The Institute founded in 1951 is an interdisciplinary research and teaching organization within the Graduate School of the Univ of Colorado at Boulder. Its current emphasis is on the earth, biological and atmospheric sciences. Its facilities, faculty and research activities are noted, also its quarterly journal, Arctic and Alpine Research, first issued Feb 1969.
Discusses observations made in Inuvik June-Oct 1966 as part of the Mackenzie Delta Research Project. The Delta natives find that the concentrated communities into which they are being relocated are transient-white oriented and dominated, lack connection with their former fishing-hunting-trapping economy. Indians, Eskimos, metis, northern-born whites and a few recently settled whites as a group have subordinate status to the transient whites who occupy the serviced area of Inuvik and maintain a separate socio-economic life style. The natives' difficulty of adjustment is attributed to their inherited culture with its values of indulgence and sharing, its derogation of conspicuous status-seeking, their habits of unscheduled work, independence, and general lack of job orientation resulting in absenteeism. The general frustration fosters heavy drinking at great social and economic cost, and the feeling of individual alienation. The economic and historical setting of the Delta region, population and age structure of its natives are dealt with, as are ethnic and life style factors in Inuvik. A town plan showing settlement patterns is included.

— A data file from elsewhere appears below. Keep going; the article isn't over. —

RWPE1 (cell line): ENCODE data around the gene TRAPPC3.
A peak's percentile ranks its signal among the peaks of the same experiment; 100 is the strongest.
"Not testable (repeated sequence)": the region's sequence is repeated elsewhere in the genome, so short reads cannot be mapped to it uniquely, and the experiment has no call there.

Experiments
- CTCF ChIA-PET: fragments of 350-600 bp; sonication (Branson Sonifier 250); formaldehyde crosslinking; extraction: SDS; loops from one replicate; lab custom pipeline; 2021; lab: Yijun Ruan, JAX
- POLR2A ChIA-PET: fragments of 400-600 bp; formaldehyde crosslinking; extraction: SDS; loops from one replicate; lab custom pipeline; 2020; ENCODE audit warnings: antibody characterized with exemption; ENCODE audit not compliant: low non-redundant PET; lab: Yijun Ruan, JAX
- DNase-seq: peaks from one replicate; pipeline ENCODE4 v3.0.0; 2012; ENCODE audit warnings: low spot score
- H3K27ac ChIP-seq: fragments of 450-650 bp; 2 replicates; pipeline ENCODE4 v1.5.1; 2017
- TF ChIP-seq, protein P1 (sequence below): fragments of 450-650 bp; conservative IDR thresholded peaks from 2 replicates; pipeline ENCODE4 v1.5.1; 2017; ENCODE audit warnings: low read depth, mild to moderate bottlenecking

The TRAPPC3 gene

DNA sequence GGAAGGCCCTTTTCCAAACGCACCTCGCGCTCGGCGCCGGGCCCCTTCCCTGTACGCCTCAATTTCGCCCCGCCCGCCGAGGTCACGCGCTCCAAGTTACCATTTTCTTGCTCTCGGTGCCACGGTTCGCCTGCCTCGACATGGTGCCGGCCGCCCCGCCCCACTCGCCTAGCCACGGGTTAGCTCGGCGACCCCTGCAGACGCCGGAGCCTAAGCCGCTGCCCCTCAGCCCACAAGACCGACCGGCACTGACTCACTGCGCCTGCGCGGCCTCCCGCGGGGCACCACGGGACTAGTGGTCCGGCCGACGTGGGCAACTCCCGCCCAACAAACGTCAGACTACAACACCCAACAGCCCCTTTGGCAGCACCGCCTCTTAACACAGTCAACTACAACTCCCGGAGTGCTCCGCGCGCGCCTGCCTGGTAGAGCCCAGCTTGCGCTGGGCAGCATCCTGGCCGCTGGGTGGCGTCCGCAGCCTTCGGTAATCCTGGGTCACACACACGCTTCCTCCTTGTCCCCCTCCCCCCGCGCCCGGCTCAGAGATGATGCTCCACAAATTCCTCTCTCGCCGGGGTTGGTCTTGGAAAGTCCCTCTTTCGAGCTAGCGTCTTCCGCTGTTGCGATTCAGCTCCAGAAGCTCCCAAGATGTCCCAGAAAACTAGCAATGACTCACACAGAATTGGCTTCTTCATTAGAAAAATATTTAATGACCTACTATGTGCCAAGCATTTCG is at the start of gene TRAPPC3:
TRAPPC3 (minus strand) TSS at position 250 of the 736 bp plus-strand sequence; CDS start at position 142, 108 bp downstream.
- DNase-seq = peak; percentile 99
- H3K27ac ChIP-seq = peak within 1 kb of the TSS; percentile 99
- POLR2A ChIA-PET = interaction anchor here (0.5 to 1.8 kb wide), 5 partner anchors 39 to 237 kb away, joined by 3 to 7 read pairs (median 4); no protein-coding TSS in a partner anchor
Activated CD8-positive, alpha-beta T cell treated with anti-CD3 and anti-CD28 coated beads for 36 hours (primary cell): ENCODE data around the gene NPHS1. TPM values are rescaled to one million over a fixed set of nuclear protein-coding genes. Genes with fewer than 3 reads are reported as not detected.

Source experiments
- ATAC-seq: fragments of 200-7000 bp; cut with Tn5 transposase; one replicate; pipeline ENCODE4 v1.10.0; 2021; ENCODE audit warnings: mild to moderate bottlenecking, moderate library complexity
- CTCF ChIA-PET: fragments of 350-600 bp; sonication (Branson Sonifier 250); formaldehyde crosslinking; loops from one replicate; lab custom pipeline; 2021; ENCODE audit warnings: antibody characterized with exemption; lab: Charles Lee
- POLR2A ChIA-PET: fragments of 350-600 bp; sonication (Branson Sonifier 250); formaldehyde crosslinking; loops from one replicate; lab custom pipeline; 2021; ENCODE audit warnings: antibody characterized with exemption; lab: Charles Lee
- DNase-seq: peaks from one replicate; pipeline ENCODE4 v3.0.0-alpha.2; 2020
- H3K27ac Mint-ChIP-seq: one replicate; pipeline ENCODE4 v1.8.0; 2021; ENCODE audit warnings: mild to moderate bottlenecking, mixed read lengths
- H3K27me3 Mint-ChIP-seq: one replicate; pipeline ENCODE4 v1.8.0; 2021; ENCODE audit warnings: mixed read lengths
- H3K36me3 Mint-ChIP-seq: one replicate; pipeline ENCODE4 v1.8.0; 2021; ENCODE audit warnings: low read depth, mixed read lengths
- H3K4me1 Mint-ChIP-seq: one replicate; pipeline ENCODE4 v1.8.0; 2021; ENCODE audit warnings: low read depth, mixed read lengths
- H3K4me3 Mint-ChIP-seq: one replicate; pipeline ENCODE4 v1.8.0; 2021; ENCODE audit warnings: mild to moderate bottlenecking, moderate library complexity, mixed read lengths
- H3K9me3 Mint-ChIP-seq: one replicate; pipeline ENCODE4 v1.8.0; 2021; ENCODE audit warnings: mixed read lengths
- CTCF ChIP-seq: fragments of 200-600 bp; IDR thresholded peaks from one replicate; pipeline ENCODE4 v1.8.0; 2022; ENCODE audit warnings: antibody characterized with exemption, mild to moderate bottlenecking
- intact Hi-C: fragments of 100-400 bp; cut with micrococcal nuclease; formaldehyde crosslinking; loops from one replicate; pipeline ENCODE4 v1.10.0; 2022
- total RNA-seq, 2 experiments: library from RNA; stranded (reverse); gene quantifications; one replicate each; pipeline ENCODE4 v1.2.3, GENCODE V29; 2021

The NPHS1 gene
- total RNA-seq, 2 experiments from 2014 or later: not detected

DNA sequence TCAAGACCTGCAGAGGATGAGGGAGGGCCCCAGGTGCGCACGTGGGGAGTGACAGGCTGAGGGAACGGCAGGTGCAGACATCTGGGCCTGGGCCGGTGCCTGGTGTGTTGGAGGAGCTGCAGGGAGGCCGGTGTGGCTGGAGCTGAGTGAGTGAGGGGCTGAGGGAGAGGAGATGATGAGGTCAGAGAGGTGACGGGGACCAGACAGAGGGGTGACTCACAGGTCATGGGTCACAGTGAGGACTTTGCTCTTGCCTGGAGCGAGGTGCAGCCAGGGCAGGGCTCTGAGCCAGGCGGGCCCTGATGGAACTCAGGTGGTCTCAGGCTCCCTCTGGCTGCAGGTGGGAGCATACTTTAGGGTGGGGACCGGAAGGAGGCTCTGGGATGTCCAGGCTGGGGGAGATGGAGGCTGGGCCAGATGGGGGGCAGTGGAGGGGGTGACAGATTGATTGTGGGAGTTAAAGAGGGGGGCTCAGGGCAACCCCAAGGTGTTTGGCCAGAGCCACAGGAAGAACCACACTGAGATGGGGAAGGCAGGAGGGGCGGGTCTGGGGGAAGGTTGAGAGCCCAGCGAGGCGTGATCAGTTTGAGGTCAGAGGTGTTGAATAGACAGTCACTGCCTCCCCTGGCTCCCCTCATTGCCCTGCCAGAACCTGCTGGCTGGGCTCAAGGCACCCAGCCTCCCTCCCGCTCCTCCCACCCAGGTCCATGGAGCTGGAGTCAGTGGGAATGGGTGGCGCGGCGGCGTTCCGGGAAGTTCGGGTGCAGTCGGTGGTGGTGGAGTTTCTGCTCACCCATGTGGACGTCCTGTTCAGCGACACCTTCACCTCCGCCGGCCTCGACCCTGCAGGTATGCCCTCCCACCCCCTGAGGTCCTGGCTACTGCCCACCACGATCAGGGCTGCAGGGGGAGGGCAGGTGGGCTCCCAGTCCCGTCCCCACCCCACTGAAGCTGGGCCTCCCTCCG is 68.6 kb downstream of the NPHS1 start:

Styles de vie en conflit dans une ville du nord du Canada. Avec la rapide expansion des services gouvernementaux dans l'Arctique canadien, les fonctionnaires blancs en sont venus à dominer la vie politique et sociale des villes nouvelles du nord. En réaction à cette pression, les indigènes commencent à se considérer comme faisant partie d'une nouvelle catégorie de "nordistes". Beaucoup des problèmes que ces nordistes éprouvent à s'ajuster à la vie urbaine peuvent être retracés jusque dans les valeurs et les schèmes de comportement propres à leur ancienne vie de trappeurs. La situation se complique encore par la stratification sociale à laquelle contribuent les patterns d'établissement. De tels groupements humains auront une importance cruciale pour l'avenir politique des Territoires du Nord-Ouest.